What VAT (IVA) rate do you pay in Spain for home renovation work? The reduced 10% rate, or the standard 21% rate?

home renovation in Spain VAT / IVA reduced rate of 10% in place of the standard 21%

The high material costs in this renovation meant the job had IVA / VAT at 21%

It depends on whether the job complies with conditions required for paying the reduced rate. Given the cost of many renovations, it can make a big difference.

If you meet the conditions for the reduced rate you can ask your builder to charge you VAT of 10% on the work, in place of the standard rate of 21%. VAT in Spanish is known as IVA.

For a renovation project costing €10,000 that would mean IVA of €1,000 rather than €2,100, a saving of €1,100 for you.

To get the reduced rate you have to hire a VAT registered builder or contractor. You can’t get a reduced rate on building materials if it’s a DIY job. Also, it has to be your primary residence, not a holiday home.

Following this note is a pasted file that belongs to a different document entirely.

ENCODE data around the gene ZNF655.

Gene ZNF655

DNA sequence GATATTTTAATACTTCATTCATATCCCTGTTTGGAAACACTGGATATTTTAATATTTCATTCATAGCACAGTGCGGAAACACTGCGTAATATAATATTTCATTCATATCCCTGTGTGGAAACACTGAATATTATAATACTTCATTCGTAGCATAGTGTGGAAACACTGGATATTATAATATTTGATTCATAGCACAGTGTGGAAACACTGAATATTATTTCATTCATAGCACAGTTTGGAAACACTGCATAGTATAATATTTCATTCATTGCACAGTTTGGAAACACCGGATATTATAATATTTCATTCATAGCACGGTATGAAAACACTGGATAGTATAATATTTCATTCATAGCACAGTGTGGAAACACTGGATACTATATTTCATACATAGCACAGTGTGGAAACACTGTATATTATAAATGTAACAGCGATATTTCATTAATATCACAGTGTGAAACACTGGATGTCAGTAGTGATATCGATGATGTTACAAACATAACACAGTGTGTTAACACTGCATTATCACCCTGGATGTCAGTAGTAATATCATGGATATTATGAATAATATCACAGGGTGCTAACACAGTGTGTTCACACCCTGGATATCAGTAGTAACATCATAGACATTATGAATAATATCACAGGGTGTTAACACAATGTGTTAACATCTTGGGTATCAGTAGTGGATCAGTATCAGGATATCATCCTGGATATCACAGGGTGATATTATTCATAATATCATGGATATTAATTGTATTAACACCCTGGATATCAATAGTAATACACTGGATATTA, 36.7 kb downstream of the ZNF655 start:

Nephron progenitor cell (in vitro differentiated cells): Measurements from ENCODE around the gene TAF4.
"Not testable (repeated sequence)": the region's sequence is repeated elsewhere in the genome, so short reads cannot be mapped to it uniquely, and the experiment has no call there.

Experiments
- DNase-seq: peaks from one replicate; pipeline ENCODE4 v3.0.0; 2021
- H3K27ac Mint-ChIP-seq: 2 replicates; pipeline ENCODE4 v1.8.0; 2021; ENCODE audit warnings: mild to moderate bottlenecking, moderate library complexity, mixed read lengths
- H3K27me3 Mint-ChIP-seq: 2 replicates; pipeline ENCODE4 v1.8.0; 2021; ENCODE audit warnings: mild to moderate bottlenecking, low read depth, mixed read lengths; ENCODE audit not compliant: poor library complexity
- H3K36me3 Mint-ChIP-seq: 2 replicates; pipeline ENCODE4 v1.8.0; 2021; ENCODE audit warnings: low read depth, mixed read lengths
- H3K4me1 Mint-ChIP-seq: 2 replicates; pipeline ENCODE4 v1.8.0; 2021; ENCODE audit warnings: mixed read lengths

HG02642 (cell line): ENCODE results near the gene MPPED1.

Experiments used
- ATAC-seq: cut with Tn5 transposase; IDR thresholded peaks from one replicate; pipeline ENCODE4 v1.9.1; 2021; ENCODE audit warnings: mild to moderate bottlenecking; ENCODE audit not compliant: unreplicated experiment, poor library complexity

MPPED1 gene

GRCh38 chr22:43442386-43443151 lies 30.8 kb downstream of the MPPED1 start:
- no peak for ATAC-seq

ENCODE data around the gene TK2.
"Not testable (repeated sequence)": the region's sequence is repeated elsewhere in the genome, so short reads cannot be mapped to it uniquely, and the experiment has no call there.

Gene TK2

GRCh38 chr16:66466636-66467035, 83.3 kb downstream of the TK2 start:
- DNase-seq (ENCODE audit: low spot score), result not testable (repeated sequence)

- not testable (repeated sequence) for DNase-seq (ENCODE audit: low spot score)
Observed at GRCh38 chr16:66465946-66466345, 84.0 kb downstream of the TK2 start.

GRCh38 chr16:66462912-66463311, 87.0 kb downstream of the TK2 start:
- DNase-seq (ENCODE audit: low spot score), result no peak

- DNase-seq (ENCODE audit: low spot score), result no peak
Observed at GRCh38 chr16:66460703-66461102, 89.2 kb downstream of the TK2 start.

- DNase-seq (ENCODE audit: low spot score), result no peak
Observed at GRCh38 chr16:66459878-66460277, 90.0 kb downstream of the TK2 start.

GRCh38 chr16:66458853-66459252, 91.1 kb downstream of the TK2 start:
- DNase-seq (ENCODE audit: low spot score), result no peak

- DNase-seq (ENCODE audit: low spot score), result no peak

The other conditions you need to meet to get the reduced rate of 10% IVA/VAT on home renovations in Spain are as follows:

  1. The property was not built or renovated in the last two years.
  2. The client has to be the person living in the home (or the Community of Owners when renovating common areas).
  3. The building material costs cannot be more than 40% of the total cost of the work.

A typical renovation job that meets the conditions above would be re-plastering and repainting, perhaps with some kitchen and bathroom improvements. A total home refurbishment typically involves building material costs above 40% of the total cost of renovation, and does not qualify for the reduced IVA rate of 10% and attracts the standard rate of 21%, as I found when I renovated my flat in Barcelona,

If your renovation job meets the conditions above you can ask your builder to invoice you with VAT at 10%. Your builder, in turn, can ask you for a written declaration confirming your compliance with the requirements.

About Mark Stücklin

Mark Stücklin is a Barcelona-based Spanish property market analyst, and author of the 'Spanish Property Doctor' column in the Sunday Times (2005 - 2008).

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